All procedures were performed in a single day. High density LA voltage maps following epicardial ablation confirmed extensive posterior substrate ablation (<0.2 millivolts [mV]) in all patients; a representative voltage map is shown in Figure 2. Extent of epicardial ablation anterior to PVs varied with pericardial reflection anatomy. Epicardial ablation alone isolated at least one PV in 12 patients (28 %); the left inferior PV was isolated in 92 % of these patients. Near isolation (single RF ablation at one endocardial location resulting in bidirectional block) was observed in five patients (12 %). Remaining PVs were isolated with segmental, predominantly anterior endocardial ablation. Time from first endocardial ablation until completion of all endocardial lesions was 107 ± 59 minutes (min). Mean fluoroscopy time was 32.1 ± 10.8 min while radiation dose averaged 590 ± 241 milligray (mGy). Nine patients converted from AF to sinus rhythm (SR) during ablation (three during epicardial and six during endocardial ablation). Of the six patients who converted to sinus rhythm during endocardial ablation, four converted to sinus rhythm with cavotricuspid isthmus ablation after the convergent procedure resulted in a change in rhythm from AF to typical atrial flutter. The remaining two patients converted to sinus rhythm during endocardial pulmonary vein isolation.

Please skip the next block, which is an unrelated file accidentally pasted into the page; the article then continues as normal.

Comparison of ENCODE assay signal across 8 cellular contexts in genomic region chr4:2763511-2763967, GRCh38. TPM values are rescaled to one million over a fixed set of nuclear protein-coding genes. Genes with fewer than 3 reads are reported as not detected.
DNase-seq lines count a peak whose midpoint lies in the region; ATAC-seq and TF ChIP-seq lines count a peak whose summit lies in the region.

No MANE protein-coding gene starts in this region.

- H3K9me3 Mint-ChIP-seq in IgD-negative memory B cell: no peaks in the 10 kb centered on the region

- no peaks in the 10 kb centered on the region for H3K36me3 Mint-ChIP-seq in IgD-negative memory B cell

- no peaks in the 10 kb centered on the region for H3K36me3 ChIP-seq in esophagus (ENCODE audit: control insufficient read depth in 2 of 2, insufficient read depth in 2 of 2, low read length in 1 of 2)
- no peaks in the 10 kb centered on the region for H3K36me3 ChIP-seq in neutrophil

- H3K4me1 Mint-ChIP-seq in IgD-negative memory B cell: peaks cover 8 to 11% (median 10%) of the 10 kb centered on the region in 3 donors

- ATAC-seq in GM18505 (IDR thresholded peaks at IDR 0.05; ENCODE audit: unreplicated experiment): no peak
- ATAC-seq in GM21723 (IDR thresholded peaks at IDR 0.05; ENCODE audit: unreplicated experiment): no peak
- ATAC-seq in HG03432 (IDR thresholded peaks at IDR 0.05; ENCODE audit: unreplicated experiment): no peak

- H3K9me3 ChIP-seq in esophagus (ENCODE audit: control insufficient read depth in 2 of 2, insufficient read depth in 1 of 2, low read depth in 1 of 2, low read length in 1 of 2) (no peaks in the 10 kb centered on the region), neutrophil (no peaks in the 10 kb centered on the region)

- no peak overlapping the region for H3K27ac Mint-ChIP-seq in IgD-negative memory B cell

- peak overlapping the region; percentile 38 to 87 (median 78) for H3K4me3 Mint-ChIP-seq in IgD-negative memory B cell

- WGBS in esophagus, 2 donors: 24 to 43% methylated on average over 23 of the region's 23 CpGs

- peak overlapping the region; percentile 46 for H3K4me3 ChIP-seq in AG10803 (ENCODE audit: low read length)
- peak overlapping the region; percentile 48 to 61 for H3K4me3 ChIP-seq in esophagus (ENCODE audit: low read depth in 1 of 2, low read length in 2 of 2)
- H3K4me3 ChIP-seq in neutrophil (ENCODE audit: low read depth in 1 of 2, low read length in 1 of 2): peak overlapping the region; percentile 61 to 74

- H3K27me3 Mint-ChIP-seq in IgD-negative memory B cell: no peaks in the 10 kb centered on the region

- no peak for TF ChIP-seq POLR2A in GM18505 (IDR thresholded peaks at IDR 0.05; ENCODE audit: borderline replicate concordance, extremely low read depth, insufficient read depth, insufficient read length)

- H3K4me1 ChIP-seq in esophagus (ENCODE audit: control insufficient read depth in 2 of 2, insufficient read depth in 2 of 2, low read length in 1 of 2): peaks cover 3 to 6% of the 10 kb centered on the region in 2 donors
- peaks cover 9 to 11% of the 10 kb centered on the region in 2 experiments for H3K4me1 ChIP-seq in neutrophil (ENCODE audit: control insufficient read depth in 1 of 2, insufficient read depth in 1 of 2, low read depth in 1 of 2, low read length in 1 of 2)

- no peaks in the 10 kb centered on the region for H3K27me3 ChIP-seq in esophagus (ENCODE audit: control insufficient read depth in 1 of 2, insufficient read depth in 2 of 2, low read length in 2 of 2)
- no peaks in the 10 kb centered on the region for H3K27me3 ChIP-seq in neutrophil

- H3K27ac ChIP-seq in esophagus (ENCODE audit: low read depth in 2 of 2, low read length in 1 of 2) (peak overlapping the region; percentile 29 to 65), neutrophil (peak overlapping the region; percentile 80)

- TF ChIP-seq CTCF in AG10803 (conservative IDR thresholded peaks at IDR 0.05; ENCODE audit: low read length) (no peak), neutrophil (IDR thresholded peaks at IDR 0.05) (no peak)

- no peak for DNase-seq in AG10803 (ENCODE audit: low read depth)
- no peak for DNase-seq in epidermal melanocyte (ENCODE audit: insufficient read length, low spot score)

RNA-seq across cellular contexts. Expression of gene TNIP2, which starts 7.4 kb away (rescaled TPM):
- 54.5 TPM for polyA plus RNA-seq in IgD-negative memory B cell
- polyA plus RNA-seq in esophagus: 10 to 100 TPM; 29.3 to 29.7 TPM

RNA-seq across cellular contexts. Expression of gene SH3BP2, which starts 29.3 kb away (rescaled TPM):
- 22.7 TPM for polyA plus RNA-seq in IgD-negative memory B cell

There were no major adverse cardiovascular events, including peri-operative or late mortality, stroke, transient ischaemic attack, pericardial tamponade, pericardial effusion, phrenic nerve injury, atrial-oesophageal fistula, myocardial infarction, high grade heart block or excessive bleeding requiring transfusion. Non-steroidal anti-inflammatory drug (NSAID) and/or corticosteroid therapy was administered during hospitalisation and after hospital discharge in 19 patients to manage transient pericarditis. All episodes resolved within seven days of treatment and no recurrent pericarditis has been observed.